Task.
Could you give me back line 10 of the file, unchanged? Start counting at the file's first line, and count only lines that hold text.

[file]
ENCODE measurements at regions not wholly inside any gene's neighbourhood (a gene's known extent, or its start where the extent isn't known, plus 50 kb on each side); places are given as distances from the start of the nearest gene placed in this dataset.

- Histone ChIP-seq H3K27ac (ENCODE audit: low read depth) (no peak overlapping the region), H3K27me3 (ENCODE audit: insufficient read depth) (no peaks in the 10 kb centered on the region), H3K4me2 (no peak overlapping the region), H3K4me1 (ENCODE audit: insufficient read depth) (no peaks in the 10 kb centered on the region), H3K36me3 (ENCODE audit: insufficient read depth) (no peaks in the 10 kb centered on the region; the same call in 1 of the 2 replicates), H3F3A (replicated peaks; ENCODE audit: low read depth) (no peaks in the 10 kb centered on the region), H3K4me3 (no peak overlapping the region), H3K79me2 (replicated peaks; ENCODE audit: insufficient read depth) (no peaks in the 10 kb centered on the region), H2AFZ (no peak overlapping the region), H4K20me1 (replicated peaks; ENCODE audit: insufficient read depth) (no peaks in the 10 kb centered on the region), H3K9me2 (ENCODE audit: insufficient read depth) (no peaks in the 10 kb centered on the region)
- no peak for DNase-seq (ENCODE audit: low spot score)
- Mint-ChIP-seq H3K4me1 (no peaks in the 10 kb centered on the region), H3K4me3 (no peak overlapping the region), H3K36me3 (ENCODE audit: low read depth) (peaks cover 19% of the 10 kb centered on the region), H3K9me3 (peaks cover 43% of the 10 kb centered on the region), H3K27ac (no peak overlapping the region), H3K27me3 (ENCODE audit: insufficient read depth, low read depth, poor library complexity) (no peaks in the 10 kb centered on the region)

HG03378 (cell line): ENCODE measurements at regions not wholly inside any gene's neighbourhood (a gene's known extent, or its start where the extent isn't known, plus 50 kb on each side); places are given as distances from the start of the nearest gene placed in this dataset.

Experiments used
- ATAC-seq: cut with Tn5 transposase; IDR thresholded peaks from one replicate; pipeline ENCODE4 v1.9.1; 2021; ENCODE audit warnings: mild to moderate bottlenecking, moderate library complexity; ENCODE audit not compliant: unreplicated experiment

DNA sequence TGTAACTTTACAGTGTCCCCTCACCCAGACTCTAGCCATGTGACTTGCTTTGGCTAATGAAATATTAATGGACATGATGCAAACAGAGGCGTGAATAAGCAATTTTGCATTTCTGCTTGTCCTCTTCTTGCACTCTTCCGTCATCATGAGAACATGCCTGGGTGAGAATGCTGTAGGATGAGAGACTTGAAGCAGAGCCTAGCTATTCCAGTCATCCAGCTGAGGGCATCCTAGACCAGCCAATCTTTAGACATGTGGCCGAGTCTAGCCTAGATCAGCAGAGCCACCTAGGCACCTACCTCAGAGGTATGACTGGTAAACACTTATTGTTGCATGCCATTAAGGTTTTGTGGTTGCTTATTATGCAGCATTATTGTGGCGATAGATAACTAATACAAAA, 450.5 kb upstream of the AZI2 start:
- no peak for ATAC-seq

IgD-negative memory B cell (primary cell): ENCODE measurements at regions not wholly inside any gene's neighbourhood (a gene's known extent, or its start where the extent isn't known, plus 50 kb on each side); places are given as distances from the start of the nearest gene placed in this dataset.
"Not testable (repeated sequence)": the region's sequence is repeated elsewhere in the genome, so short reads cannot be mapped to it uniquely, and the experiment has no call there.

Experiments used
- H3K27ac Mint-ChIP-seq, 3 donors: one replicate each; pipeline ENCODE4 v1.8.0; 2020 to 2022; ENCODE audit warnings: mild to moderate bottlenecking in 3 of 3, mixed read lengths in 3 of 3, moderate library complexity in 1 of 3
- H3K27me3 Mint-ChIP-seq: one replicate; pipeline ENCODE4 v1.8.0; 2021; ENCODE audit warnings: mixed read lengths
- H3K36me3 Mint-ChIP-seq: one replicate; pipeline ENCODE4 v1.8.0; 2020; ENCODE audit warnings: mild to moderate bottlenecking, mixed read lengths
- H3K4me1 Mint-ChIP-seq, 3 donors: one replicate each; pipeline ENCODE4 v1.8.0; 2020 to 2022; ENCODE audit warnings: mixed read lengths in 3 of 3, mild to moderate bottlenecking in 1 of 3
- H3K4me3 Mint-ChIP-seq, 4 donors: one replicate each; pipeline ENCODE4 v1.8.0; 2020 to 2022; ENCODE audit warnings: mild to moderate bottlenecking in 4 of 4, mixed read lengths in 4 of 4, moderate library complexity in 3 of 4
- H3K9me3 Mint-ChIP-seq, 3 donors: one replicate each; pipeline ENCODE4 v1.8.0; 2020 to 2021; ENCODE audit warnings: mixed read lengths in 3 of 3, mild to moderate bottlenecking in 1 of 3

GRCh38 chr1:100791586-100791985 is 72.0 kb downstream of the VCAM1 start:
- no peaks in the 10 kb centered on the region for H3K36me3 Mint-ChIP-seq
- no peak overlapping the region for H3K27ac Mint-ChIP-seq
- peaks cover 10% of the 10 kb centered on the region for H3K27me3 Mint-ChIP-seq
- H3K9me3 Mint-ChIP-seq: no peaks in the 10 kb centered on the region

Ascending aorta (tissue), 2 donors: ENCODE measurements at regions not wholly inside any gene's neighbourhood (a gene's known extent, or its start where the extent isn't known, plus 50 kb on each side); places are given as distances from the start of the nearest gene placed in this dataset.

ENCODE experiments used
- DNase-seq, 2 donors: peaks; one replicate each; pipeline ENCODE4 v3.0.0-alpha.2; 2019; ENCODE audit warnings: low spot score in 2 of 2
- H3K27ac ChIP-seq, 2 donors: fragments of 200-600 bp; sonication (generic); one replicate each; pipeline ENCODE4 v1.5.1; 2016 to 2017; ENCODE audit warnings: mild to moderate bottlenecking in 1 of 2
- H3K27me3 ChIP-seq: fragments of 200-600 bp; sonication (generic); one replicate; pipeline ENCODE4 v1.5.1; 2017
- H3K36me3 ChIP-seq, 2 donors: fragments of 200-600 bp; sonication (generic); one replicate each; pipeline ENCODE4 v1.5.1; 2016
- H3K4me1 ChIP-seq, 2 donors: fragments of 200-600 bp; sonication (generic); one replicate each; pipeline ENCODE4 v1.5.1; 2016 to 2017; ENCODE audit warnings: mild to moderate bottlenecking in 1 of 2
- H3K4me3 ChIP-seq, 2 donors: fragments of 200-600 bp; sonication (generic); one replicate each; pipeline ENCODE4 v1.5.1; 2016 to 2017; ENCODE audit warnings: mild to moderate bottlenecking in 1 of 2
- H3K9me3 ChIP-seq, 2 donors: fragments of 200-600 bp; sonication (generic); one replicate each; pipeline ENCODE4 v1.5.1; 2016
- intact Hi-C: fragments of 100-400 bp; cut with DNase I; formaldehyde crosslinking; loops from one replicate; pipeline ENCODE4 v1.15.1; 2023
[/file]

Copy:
IgD-negative memory B cell (primary cell): ENCODE measurements at regions not wholly inside any gene's neighbourhood (a gene's known extent, or its start where the extent isn't known, plus 50 kb on each side); places are given as distances from the start of the nearest gene placed in this dataset.